One of the few remaining mock mayor ceremonies in the country, the Ock Street Mayor is said to date from about 1700, although this is probably wishful thinking, as the first recorded reference only occurs in the 1860s (see Chandler, 1993). Legend says that in 1700 the men of Ock Street, Abingdon, Oxfordshire, fought a pitched battle against the men from the Vineyards, for possession of the horns of an ox which had been roasted at the town's fair. Having won the horns, the Ock Street men paraded them in triumph, and they are still carried before the annually elected Mayor on the Saturday nearest 19 June. The Mayor is always a member of the Abingdon Morris Men, and is elected by the inhabitants of the street and the Morris Men. He is then borne aloft, in a chair decorated with flowers, by his fellow dancers, bearing his ceremonial sword, bowl, and sash.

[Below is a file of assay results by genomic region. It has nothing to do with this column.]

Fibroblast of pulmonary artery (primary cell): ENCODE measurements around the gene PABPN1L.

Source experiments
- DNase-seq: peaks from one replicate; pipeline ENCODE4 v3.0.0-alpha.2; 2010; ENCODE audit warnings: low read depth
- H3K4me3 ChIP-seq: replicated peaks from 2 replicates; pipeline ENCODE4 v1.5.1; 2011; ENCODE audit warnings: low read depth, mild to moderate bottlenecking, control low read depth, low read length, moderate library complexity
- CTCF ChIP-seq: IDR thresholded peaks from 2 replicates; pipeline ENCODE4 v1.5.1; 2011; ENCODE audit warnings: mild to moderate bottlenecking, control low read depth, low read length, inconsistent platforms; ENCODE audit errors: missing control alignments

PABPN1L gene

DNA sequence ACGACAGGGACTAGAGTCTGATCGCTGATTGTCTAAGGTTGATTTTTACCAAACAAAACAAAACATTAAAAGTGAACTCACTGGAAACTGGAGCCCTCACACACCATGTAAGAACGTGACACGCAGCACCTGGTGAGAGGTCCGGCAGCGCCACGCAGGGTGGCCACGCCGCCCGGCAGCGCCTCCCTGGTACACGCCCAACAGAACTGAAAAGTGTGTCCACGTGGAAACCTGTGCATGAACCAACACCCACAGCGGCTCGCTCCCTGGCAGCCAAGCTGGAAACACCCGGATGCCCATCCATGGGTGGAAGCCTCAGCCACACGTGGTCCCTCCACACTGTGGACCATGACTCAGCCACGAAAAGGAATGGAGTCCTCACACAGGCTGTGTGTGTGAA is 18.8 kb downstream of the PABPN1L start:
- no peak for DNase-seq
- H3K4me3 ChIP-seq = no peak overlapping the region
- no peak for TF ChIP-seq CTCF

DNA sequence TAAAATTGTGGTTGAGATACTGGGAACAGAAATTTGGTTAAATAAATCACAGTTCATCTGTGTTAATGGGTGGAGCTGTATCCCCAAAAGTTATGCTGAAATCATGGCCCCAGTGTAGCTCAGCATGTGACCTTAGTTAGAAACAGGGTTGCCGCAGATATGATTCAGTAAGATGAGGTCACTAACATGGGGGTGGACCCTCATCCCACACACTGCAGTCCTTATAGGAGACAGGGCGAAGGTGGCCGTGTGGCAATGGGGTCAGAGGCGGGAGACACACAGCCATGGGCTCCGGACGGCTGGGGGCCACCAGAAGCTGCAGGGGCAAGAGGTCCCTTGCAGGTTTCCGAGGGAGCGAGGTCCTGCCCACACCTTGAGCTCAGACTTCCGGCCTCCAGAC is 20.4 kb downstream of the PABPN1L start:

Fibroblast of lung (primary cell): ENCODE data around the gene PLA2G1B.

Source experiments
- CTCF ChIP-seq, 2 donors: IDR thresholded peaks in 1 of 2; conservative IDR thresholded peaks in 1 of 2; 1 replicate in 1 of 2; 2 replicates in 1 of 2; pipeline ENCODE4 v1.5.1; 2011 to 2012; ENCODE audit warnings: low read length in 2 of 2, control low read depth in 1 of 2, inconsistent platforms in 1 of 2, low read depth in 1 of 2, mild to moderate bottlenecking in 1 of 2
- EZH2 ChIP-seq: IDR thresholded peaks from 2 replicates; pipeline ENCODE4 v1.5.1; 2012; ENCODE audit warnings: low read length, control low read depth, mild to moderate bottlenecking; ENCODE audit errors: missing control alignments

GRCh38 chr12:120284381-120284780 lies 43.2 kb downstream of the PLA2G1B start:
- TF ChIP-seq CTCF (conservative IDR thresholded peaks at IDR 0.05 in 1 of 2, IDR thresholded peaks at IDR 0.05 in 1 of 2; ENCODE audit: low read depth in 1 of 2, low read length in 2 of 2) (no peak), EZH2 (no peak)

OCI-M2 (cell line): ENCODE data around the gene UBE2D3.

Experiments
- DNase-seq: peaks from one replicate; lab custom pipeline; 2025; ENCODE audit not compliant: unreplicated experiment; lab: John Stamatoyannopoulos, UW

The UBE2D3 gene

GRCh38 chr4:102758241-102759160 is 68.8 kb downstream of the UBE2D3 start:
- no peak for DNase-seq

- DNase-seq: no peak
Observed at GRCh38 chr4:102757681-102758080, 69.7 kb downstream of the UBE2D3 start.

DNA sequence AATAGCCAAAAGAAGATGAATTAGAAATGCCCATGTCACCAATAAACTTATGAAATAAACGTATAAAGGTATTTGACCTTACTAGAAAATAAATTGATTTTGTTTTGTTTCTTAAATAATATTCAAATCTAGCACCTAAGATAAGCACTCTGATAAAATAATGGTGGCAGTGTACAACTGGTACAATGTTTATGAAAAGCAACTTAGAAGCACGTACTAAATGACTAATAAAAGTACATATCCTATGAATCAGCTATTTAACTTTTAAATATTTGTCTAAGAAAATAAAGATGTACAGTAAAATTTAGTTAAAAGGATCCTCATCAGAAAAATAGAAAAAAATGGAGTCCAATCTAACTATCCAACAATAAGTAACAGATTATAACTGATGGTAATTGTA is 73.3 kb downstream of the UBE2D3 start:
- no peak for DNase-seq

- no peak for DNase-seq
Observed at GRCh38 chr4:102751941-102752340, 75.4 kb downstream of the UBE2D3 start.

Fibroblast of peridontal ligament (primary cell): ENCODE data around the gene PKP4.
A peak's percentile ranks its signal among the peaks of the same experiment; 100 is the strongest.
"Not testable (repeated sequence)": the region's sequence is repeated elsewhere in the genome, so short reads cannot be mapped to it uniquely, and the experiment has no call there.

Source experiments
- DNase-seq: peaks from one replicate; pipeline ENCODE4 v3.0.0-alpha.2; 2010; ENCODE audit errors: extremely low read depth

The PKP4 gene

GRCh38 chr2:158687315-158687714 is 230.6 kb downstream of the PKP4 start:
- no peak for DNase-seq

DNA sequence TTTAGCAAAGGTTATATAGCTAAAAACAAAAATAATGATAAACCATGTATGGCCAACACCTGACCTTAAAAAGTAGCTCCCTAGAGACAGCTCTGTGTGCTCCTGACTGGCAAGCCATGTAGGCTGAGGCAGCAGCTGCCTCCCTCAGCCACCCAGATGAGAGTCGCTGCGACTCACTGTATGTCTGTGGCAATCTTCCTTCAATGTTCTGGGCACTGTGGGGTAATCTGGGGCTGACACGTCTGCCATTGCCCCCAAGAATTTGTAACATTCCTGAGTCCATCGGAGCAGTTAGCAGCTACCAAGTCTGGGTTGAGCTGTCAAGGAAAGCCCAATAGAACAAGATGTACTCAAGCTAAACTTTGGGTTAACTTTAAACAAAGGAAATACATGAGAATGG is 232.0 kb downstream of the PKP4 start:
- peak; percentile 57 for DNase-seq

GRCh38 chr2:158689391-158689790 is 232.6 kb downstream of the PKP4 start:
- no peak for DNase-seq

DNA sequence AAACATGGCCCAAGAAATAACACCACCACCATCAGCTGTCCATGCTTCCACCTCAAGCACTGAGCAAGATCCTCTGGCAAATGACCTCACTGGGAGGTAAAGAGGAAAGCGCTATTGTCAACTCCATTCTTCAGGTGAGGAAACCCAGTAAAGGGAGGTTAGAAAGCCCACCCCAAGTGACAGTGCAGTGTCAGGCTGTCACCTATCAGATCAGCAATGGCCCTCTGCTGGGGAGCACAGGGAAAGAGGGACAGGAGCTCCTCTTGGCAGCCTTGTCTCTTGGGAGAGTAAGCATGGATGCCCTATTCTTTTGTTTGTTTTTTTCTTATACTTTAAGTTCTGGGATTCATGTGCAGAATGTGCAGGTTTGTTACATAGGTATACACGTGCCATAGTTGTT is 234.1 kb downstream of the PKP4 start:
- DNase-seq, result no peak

Keith Chandler, ‘The Abingdon Morris and the Election of the Mayor of Ock Street’, in Buckland and Wood, 1993: 119–36;Kightly, 1986: 166–7;Shuel, 1985: 43–4.